Christianity: more than a European transplant for Indigenous Peoples in Canada


Oct 10, 2017

A stained-glass window in Founders' Chapel, Wycliffe College, depicts the sharing of the gospel with Indigenous people. In 1804, the year of its foundation, the British and Foreign Bible Society made its first grant for the translation of the Scriptures into a non-English language. 2000 copies of John’s gospel in Mohawk-English were printed. It was the work of John Norton, a chief of the Six Nations. 

By Alan Hayes

The large majority of Indigenous people in Canada call themselves Christian. In the 2001 census, of about 1,360,000 respondents self-identifying as Aboriginal, 42% said they were Roman Catholic, and 22% some form of Protestant. (“No religion” was the response of 28%, and 2% followed Aboriginal spirituality.) True, there are numerous issues with the coverage of this census, the quality of the data, and the way questions were framed. But it looks as if roughly two-thirds of First Nations, Inuit, and Métis people in Canada claim Christianity as their religion.

Such a high proportion of Christians might well be surprising. We might have expected that as Indigenous peoples reclaim their pride in their traditional cultures, they might set aside this settler import, Christianity. Moreover, we might not blame them for being bitter at how western Christians have treated them. In particular, in the residential schools that our Christian churches managed, thousands of children died, many thousands more were abused, and almost all experienced profound contempt. The explicit purpose of their so-called education was to take away their Indigenous identity and to eliminate First Nations culture. How could people victimized by Christians claim to be Christians themselves?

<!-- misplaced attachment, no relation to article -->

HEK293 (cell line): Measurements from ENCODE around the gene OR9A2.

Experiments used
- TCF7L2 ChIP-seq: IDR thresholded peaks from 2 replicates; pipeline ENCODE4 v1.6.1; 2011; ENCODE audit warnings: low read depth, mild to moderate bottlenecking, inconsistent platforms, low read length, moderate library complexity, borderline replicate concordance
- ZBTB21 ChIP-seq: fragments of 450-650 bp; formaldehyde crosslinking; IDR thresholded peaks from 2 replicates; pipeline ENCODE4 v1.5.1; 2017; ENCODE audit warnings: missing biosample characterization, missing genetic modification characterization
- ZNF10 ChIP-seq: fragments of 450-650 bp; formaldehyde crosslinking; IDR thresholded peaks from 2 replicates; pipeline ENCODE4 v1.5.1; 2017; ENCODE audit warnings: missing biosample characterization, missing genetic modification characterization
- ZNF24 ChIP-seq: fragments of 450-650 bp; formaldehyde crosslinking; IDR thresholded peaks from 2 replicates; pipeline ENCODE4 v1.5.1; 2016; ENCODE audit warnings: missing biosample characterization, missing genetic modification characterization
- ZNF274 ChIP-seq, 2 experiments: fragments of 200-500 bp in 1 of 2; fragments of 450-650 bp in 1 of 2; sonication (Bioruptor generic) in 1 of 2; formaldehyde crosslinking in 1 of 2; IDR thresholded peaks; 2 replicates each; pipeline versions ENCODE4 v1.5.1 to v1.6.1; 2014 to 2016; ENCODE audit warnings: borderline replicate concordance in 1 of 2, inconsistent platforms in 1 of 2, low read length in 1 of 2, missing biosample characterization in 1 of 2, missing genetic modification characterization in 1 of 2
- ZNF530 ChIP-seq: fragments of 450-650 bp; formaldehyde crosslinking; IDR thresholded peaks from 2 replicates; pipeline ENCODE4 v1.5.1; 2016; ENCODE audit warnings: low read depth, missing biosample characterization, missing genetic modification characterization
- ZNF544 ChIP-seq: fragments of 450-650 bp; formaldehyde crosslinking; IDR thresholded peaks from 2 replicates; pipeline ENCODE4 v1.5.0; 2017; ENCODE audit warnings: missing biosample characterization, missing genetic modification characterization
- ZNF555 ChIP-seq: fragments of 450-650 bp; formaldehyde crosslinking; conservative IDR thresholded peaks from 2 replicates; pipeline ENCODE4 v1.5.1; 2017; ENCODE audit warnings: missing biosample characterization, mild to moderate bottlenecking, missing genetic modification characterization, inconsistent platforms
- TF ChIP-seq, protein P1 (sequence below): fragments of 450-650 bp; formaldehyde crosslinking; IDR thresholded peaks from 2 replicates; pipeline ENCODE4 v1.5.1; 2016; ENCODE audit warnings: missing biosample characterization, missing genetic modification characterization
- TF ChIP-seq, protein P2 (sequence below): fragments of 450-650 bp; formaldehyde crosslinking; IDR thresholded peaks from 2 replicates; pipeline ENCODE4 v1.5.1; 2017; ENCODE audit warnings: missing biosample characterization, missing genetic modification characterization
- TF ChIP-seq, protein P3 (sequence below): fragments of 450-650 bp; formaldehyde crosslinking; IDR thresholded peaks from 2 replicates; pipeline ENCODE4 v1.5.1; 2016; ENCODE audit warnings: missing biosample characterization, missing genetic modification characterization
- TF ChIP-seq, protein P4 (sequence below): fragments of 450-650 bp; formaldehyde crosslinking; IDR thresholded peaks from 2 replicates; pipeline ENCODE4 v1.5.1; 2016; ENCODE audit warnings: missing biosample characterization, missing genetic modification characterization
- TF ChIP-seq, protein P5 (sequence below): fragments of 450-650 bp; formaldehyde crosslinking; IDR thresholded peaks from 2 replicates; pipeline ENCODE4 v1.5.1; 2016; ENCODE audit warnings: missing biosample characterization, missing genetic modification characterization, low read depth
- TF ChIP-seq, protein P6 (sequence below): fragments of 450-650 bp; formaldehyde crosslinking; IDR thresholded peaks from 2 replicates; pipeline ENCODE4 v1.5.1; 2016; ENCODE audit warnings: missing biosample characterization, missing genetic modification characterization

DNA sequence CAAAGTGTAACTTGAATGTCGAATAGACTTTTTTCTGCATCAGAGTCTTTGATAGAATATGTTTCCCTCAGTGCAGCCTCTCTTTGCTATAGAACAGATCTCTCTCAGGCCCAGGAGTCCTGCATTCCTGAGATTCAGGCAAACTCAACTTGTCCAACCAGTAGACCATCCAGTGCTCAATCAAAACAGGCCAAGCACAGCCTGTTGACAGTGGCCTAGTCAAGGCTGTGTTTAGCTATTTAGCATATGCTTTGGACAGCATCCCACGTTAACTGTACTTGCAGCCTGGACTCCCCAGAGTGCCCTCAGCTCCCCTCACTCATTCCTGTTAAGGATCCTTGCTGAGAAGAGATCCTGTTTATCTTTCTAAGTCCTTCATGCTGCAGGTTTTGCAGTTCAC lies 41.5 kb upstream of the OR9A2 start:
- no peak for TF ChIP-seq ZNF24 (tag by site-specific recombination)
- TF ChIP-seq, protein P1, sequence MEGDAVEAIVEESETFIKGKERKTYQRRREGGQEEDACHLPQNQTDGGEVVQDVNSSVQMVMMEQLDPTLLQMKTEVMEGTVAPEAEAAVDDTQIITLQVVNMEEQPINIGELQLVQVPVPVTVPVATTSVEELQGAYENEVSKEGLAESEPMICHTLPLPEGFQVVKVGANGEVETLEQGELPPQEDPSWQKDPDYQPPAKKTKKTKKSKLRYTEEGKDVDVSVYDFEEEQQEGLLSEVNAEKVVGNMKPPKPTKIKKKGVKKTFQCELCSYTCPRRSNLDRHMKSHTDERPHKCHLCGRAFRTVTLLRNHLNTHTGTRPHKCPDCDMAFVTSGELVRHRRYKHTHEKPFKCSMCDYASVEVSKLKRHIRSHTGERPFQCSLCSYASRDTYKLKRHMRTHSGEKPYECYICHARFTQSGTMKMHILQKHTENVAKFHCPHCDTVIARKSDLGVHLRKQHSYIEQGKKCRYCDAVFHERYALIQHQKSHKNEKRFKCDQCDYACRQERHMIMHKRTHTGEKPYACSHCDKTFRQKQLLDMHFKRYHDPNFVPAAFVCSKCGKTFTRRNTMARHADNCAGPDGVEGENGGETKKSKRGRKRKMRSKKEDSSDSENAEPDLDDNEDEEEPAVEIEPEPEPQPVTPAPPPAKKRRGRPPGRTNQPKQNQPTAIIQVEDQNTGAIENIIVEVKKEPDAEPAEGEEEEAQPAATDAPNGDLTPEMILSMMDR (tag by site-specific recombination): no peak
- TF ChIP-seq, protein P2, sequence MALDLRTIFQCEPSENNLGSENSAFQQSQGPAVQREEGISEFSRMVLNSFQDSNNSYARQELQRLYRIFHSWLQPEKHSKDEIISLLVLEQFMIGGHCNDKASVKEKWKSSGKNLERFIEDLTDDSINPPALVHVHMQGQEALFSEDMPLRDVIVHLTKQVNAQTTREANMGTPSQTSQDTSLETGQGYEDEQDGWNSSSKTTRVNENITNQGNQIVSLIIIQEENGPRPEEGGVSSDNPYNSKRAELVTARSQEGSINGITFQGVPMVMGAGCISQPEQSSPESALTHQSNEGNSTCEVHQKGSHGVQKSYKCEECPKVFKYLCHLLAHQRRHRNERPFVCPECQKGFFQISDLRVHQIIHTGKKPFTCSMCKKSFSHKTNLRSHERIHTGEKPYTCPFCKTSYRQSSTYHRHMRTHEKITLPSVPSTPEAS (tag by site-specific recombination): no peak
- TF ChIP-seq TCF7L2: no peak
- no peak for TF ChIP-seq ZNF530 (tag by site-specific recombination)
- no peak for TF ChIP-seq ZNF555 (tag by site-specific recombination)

The answer is that each journey is different. Wab Kinew, the Cree broadcaster who is now the NDP leader for Manitoba, told his father’s story in his best-selling The Reason You Walk (2015). At his Roman Catholic residential school, Kinew’s father had to bury shame and anger deep within him, but he also connected with Christ through a kind young priest and through Holy Communion. For many years afterwards, he had to struggle through humiliating memories, personal dysfunction, and family pain, but he had loyal family and friends, was touched by Prime Minister Harper’s apology to residential school survivors, and met a caring pastor in Archbishop James Weisgerber of Winnipeg. 

In the recent scholarly anthology Mixed Blessings: Indigenous Encounters with Christianity in Canada (UBC Press, 2017), the editors state the heart of it: Christian residential schools caused a lot of damage, but Christian faith and caring have helped many survivors find healing and comfort. 

A little more deeply, it’s wrong to suppose that the Christianity that developed in Indigenous communities was simply a European transplant. It was inculturated by Indigenous catechists, lay pastors, singers, and preachers who were often invisible to, or at least underrated by, the western missionaries. Just as seventh-century Christians in England linked the gospel to Anglo-Saxon and Celtic spirituality (see: Christmas trees), Indigenous peoples in Canada negotiated cultural distances as they appropriated the missionaries’ gospel. In other words, Christianity, for many, became part of their identities as Indigenous people. Hence their responses to the census takers.

What’s the next step? The Anglican world is a communion of national churches, and just as in 1893 it was time for the Church of England in Canada to break free from the mother country while maintaining bonds of affection and lines of communication, it’s time now for First Nations and Inuit Anglican churches to do something similar. They don’t need to remain under the tutelage of those of us who are relative newcomers in this land. Their Christian life will be the stronger for that. And that will help the rest of us too.